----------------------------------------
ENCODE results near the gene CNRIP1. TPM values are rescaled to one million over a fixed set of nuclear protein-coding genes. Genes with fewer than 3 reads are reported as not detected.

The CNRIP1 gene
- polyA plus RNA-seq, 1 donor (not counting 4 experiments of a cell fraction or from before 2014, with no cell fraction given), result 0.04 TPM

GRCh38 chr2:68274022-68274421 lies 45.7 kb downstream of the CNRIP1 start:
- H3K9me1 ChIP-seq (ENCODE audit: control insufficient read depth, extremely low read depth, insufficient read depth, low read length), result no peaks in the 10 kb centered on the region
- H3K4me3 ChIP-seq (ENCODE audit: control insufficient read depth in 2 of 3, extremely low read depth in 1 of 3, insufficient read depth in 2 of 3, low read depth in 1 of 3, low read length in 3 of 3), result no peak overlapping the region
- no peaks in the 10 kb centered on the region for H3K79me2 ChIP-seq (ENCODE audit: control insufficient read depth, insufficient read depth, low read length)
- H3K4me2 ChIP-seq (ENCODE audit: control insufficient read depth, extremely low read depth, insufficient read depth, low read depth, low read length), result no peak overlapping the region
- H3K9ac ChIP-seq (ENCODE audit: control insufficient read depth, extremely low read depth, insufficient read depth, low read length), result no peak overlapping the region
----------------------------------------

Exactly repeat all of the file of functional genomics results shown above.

ENCODE results near the gene CNRIP1. TPM values are rescaled to one million over a fixed set of nuclear protein-coding genes. Genes with fewer than 3 reads are reported as not detected.

The CNRIP1 gene
- polyA plus RNA-seq, 1 donor (not counting 4 experiments of a cell fraction or from before 2014, with no cell fraction given), result 0.04 TPM

GRCh38 chr2:68274022-68274421 lies 45.7 kb downstream of the CNRIP1 start:
- H3K9me1 ChIP-seq (ENCODE audit: control insufficient read depth, extremely low read depth, insufficient read depth, low read length), result no peaks in the 10 kb centered on the region
- H3K4me3 ChIP-seq (ENCODE audit: control insufficient read depth in 2 of 3, extremely low read depth in 1 of 3, insufficient read depth in 2 of 3, low read depth in 1 of 3, low read length in 3 of 3), result no peak overlapping the region
- no peaks in the 10 kb centered on the region for H3K79me2 ChIP-seq (ENCODE audit: control insufficient read depth, insufficient read depth, low read length)
- H3K4me2 ChIP-seq (ENCODE audit: control insufficient read depth, extremely low read depth, insufficient read depth, low read depth, low read length), result no peak overlapping the region
- H3K9ac ChIP-seq (ENCODE audit: control insufficient read depth, extremely low read depth, insufficient read depth, low read length), result no peak overlapping the region